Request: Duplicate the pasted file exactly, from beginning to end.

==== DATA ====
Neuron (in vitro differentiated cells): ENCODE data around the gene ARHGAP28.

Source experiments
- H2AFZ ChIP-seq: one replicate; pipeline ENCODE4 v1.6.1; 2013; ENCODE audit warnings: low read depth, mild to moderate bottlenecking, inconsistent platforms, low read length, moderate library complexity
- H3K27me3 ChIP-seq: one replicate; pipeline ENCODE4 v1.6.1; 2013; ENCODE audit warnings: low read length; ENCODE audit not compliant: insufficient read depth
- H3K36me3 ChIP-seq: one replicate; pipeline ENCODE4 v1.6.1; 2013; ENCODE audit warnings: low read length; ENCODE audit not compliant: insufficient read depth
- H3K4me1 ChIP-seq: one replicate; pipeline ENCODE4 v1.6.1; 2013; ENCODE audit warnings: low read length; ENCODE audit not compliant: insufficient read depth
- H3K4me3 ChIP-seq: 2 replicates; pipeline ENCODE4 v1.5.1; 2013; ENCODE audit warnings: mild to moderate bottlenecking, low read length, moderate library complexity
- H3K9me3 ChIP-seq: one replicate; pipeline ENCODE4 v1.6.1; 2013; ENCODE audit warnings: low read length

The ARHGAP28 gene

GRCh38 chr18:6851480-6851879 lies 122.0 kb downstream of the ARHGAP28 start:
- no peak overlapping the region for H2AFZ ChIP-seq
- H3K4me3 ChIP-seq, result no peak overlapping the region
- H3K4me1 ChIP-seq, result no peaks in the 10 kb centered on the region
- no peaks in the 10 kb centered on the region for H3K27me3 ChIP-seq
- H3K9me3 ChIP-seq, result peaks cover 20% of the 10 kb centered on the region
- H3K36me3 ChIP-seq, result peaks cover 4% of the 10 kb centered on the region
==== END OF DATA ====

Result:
Neuron (in vitro differentiated cells): ENCODE data around the gene ARHGAP28.

Source experiments
- H2AFZ ChIP-seq: one replicate; pipeline ENCODE4 v1.6.1; 2013; ENCODE audit warnings: low read depth, mild to moderate bottlenecking, inconsistent platforms, low read length, moderate library complexity
- H3K27me3 ChIP-seq: one replicate; pipeline ENCODE4 v1.6.1; 2013; ENCODE audit warnings: low read length; ENCODE audit not compliant: insufficient read depth
- H3K36me3 ChIP-seq: one replicate; pipeline ENCODE4 v1.6.1; 2013; ENCODE audit warnings: low read length; ENCODE audit not compliant: insufficient read depth
- H3K4me1 ChIP-seq: one replicate; pipeline ENCODE4 v1.6.1; 2013; ENCODE audit warnings: low read length; ENCODE audit not compliant: insufficient read depth
- H3K4me3 ChIP-seq: 2 replicates; pipeline ENCODE4 v1.5.1; 2013; ENCODE audit warnings: mild to moderate bottlenecking, low read length, moderate library complexity
- H3K9me3 ChIP-seq: one replicate; pipeline ENCODE4 v1.6.1; 2013; ENCODE audit warnings: low read length

The ARHGAP28 gene

GRCh38 chr18:6851480-6851879 lies 122.0 kb downstream of the ARHGAP28 start:
- no peak overlapping the region for H2AFZ ChIP-seq
- H3K4me3 ChIP-seq, result no peak overlapping the region
- H3K4me1 ChIP-seq, result no peaks in the 10 kb centered on the region
- no peaks in the 10 kb centered on the region for H3K27me3 ChIP-seq
- H3K9me3 ChIP-seq, result peaks cover 20% of the 10 kb centered on the region
- H3K36me3 ChIP-seq, result peaks cover 4% of the 10 kb centered on the region